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Angela is an Associate Professor in the Department of Civil, Environmental, and Architectural Engineering at the University of Colorado - Boulder (CU). She has taught the capstone design for environmental engineering since 1998 and began incorporating service learning projects into the course in 2001. She also served for a few years as one of the faculty advisors for the student chapter of Engineers Without Borders (EWB), and has observed the benefits of service involvement on student learning and personal growth. Professor Bielefeldt is also affiliated with the Mortenson Center in Engineering for Developing Communities, and is actively researching point-of-use ceramic water filters appropriate to treat drinking water in developing communities.

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Bradley A. Striebig James Madison University

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Dr. Bradley Striebig is an associate Professor of Engineering at James Madison University. He has worked on sustainable development projects in Benin, India, Kenya, Malta, Rwanda, and throughout the United States. He is heavily involved with Engineers Without Borders and other professional service organizations. Dr. Striebig was the recipient of the 2010 Peter Bosscher EWB-USA Faculty Leadership Award.

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Abstract

ISES – A Longitudinal Study to Measure the Impacts of Service on Engineering StudentsAbstractOver the last few years, concerns have escalated among many national organizations thattechnical expertise is no longer solely sufficient for the development of future engineers.Additionally, in the United States engineering programs continue to struggle to attract students,especially women and minorities, despite decades of strategies to change these patterns.Independent of these challenges, students’ interest has exploded in extracurricular service efforts,notably through Engineers Without Borders. In some institutions, this service involvement hasfueled the implementation of Learning Through Service (LTS) in curricula. A growing body ofevidence suggests that LTS may provide significant advantages to engineering students, butindividual studies to-date have been limited in their duration and scope of assessment.This paper outlines a three-year project that will measure various indicators related to desirableattributes of future engineers, how these indicators are impacted by LTS efforts, and how theydevelop over the time of undergraduate education. The proposed three-year project is acollaborative effort involving four institutions diverse in size and culture. The evaluationconsists of a sequential but staggered longitudinal study of engineering students at these fourinstitutions that have LTS programs, either curricular, extracurricular or both. The impacts ofLTS on engineering students’ traditional technical attributes as well as a mix of non-technicalattributes will be studied; along the way, information on interest and persistence in engineeringwill be gathered.It is expected that the study will significantly add to the growing body of evidence that LTS haspositive benefits for engineering students, particularly those from underrepresented groups.Specifically, this project will: Create a methodology to assess the development of students’ skills as well as attitudes, beliefs, and identities; Determine whether extracurricular and curricular LTS opportunities offer similar benefits to all students and their universities; and Provide insight on effective engineering course and program design. Support the concepts espoused by various national foundations / associations / academies on the value in creating broadly- or holistically-thinking engineers; Create service-minded engineers, and assist communities-in-need through engineering; and Improve the image of engineers in the eyes of the general public, through promotion of service projects.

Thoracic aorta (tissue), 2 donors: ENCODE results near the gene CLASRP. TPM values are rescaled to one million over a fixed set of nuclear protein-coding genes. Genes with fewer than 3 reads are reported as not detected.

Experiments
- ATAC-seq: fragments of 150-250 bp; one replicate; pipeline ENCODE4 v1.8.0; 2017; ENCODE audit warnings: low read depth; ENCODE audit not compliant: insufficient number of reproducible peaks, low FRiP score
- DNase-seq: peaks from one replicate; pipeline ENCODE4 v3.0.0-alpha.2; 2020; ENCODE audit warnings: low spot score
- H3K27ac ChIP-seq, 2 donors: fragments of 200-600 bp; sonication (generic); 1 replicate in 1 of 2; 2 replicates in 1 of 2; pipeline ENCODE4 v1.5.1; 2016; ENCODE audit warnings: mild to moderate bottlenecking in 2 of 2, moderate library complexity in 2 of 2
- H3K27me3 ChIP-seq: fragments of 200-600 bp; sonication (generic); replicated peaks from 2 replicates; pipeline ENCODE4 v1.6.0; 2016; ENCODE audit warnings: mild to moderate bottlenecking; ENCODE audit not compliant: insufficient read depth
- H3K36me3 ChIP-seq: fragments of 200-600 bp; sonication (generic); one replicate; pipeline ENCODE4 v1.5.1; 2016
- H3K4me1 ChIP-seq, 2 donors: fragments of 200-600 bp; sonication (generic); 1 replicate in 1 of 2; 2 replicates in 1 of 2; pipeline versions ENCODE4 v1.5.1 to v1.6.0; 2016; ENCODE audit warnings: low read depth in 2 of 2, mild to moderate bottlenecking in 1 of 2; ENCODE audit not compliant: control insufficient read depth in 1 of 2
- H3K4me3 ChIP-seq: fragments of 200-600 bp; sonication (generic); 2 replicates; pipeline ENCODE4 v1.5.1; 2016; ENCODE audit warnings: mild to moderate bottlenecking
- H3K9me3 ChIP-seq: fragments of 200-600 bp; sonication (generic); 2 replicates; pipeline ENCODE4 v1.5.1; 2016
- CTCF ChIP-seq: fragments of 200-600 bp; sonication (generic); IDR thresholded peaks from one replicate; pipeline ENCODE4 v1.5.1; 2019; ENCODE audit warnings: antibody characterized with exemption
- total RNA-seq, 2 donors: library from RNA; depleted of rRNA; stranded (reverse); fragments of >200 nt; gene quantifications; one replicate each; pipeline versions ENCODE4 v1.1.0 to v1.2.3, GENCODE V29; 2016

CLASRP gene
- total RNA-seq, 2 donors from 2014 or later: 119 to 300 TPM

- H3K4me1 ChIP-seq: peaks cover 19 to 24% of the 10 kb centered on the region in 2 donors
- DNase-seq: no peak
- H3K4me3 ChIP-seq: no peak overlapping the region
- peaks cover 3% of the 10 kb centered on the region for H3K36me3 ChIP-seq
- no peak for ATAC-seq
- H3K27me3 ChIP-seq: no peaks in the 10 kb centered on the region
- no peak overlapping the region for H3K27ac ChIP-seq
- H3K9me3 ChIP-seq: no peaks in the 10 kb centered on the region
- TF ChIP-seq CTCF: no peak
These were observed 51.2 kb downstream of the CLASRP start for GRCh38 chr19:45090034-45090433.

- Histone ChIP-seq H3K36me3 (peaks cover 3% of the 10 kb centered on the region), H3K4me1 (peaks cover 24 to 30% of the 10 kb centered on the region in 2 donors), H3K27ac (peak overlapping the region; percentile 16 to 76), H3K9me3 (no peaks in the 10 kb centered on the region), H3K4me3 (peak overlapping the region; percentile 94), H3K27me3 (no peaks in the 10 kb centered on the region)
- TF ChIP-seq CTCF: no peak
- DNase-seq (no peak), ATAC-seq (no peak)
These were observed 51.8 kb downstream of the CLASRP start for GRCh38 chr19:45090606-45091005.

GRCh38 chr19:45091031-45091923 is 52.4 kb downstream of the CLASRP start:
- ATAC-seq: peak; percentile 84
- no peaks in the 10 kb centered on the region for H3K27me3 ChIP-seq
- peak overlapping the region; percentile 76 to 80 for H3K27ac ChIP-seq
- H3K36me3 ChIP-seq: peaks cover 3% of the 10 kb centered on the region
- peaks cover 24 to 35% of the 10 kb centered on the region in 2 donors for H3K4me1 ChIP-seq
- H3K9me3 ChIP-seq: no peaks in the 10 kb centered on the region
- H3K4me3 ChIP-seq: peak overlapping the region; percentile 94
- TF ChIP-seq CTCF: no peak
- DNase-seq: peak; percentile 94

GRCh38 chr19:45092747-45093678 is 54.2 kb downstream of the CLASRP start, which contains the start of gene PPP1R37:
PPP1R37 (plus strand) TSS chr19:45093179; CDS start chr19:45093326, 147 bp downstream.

Swan, C. W., & Paterson, K., & Pierrakos, O., & Bielefeldt, A. R., & Striebig, B. A. (2011, June), ISES: A Longitudinal Study to Measure the Impacts of Service on Engineering Students Paper presented at 2011 ASEE Annual Conference & Exposition, Vancouver, BC. https://peer.asee.org/18212